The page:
|Publication number||US5139183 A|
|Application number||US 07/522,901|
|Publication date||Aug 18, 1992|
|Filing date||May 14, 1990|
|Priority date||May 14, 1990|
|Publication number||07522901, 522901, US 5139183 A, US 5139183A, US-A-5139183, US5139183 A, US5139183A|
|Inventors||William J. Buchser, Carl R. Jarvis|
|Original Assignee||Whirlpool Corporation|
|Export Citation||BiBTeX, EndNote, RefMan|
|Patent Citations (28), Referenced by (21), Classifications (9), Legal Events (4)|
|External Links: USPTO, USPTO Assignment, Espacenet|
This invention relates to an ice dispensing apparatus and, more particularly, to an improved closure therefor.
In one form of an ice making apparatus, an automatic apparatus is provided for forming ice bodies and periodically delivering the formed ice bodies into a subjacent container maintained within a freezer space of a refrigeration apparatus cabinet. In one conventional form, the ice bodies are removed from the container by a user grasping the ice bodies through an open top of the container and removing the desired quantity.
In another form of a refrigeration apparatus, a through-the-door ice dispenser is provided for automatically delivering a desired quantity of formed ice bodies from the container into a suitable receptacle, such as a glass or pitcher. Such an apparatus includes a conveying means for conveying ice bodies stored in the container to a discharge chute in the door. One example of such an automatic ice body dispenser is shown in Buchser U.S. Patent Application No. 459,651, filed Jan. 2, 1990, which is owned by the assignee of the present invention. As disclosed therein, the ice bodies are delivered from the container to a transfer mechanism by means of an auger which is rotated by a motor at the rear end of the auger. The forward end of the auger is connected to the transfer mechanism which transfers the ice bodies seriatim to the subjacent transfer chute leading to the dispensing area.
Associated with such a transfer mechanism is an ice crusher comprising a plurality of blades rotational with the auger and a solenoid actuated shutter. When the solenoid is energized, the shutter is opened and the ice cubes are transferred via the transfer mechanism directly to the chute. When the solenoid is deenergized, causing the shutter to remain closed, the ice bodies are maintained in the transfer mechanism and are crushed by the blades to deliver crushed ice through the chute.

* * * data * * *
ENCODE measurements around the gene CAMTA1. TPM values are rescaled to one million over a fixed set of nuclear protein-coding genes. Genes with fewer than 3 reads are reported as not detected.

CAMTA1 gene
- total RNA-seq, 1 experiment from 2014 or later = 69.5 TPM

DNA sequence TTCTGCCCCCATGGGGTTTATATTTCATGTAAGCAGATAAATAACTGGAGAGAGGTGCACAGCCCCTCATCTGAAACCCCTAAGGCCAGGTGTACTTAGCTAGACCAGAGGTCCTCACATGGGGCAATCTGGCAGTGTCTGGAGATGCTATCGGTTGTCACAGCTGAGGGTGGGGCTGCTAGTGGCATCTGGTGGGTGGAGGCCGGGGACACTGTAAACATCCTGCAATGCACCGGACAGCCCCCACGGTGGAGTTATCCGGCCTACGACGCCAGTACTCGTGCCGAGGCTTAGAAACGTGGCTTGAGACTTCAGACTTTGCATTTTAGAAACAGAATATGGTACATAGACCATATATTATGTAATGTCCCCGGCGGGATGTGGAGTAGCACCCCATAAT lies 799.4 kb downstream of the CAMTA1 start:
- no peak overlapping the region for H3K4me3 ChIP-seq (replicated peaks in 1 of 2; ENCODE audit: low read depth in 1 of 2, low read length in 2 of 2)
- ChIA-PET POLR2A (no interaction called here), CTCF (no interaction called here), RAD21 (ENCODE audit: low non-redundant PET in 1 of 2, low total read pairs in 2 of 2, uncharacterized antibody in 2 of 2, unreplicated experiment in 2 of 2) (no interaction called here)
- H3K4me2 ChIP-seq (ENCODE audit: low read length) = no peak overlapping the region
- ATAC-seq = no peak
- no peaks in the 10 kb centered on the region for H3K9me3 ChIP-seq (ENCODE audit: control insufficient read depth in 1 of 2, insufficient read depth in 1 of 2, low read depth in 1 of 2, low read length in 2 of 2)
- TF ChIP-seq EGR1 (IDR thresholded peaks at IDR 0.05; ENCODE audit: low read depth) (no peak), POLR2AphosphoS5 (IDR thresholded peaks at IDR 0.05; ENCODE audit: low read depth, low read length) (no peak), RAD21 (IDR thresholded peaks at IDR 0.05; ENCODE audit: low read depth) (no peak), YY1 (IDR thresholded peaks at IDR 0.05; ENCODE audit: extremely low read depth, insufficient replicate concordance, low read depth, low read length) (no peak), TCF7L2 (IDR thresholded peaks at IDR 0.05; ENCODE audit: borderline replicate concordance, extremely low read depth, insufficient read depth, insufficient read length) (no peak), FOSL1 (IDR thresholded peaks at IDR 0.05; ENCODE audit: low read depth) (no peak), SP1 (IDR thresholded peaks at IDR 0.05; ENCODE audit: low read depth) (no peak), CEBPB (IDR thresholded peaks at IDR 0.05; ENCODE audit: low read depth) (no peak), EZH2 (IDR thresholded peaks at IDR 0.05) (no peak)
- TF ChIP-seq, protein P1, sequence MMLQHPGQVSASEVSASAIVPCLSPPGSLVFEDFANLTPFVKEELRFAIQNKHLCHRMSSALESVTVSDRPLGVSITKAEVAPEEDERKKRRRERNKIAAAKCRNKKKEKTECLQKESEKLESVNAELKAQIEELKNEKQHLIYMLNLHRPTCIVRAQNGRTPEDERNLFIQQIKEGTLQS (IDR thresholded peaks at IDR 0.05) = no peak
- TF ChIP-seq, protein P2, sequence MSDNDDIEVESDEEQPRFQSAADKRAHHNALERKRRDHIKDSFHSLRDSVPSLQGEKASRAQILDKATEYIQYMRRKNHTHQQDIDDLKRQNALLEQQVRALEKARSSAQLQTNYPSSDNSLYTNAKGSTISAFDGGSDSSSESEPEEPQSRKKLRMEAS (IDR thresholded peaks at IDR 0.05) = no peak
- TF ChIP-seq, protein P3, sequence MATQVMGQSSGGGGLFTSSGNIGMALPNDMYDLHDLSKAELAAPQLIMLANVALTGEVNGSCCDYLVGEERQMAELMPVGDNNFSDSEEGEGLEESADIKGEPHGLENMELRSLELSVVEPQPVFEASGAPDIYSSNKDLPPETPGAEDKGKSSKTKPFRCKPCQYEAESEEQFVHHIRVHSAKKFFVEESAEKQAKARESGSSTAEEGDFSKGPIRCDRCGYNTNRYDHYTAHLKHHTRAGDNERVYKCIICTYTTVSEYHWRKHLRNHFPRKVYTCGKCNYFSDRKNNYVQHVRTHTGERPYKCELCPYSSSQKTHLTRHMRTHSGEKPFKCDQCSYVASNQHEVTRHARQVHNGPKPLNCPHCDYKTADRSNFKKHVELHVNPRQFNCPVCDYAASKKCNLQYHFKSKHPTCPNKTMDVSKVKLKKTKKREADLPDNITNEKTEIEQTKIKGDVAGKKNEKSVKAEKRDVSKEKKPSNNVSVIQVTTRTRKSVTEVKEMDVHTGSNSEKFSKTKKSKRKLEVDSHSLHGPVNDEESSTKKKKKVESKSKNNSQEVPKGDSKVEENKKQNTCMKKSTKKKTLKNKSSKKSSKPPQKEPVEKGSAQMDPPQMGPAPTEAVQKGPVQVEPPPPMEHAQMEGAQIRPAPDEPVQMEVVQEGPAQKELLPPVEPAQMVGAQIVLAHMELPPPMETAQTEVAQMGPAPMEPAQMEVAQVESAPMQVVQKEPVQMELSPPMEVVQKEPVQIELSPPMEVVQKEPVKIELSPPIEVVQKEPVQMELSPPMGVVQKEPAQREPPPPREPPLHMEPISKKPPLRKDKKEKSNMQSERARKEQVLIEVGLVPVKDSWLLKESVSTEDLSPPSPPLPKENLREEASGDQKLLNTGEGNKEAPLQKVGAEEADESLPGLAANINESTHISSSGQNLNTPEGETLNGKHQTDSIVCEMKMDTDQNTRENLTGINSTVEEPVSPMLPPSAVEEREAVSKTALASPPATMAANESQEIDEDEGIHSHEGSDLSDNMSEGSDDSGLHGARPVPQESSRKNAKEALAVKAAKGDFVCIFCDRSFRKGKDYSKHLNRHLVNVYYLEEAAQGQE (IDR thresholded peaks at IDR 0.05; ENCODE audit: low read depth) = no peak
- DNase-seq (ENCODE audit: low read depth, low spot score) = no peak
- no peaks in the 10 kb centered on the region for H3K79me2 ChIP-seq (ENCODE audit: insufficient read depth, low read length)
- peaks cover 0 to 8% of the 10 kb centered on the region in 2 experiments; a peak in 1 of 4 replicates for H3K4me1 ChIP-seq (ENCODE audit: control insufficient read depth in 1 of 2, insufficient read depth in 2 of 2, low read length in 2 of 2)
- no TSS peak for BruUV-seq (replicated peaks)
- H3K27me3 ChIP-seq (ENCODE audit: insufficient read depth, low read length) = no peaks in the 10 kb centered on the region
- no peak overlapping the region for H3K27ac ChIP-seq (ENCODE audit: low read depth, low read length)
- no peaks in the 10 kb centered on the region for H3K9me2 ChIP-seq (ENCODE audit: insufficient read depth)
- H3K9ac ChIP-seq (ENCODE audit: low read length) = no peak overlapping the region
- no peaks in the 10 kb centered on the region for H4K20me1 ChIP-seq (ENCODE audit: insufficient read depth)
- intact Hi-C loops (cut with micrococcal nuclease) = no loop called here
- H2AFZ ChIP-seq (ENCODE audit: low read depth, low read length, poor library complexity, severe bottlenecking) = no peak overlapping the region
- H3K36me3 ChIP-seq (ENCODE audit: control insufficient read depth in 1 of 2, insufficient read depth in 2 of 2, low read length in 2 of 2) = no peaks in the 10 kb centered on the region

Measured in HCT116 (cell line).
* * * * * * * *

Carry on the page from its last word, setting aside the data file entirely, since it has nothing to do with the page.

A typical conventional through-the-door ice dispenser includes a front opening in the ice chute through which ice pieces are delivered in a dispensing operation. The ice pieces may comprise the fully formed ice bodies, or the crushed ice. Such an ice dispensing apparatus is shown in Marks U.S. Pat. No. 4,089,436, which is owned by the assignee of the present invention, and which comprises a closure mounted frontwardly of the opening and being biased to a closed position wherein the closure effectively blocks the opening. An actuator is mounted adjacent the closure for moving the closure to an open position to permit free delivery of ice pieces through the opening as an incident of the actuator being moved from a released position to an actuated position.
Such a closure comprises an insulated well having an outer gasket for sealing engagement with the chute. The surface which engages the chute is generally planar. When the closure is in the open position, the ice pieces freely pass to the subjacent container. If the ice pieces are in the form of ice bodies, then operation is generally satisfactory. However, it has been found that when dispensing crushed ice, the chute opening is fully exposed so that there is no control of flying ice particles through the opening. Indeed, such ice particles are frequently known to scatter in unpredictable directions and may end up on the floor or other places not considered desirable.
The present invention is directed to overcoming one or more of the problems as set forth above.
There is disclosed herein, in accordance with the present invention, an ice dispenser closure provided with a baffle with acts to direct flow of ice pieces delivered through a chute opening.
Broadly, there is disclosed herein an ice dispensing apparatus having an ice chute defining a front opening through which ice pieces are delivered in a dispensing operation. An improvement therein comprises a closure mounted frontwardly of the opening and being biased to a closed position wherein the closure effectively blocks the opening. An actuator is mounted adjacent the closure and includes means for moving the closure to an open position to permit free delivery of ice pieces through the opening as an incident of the actuator being moved from a released position to an actuated position. A baffle extends rearwardly from the closure to direct flow of ice pieces delivered through the opening when the closure is in the open position.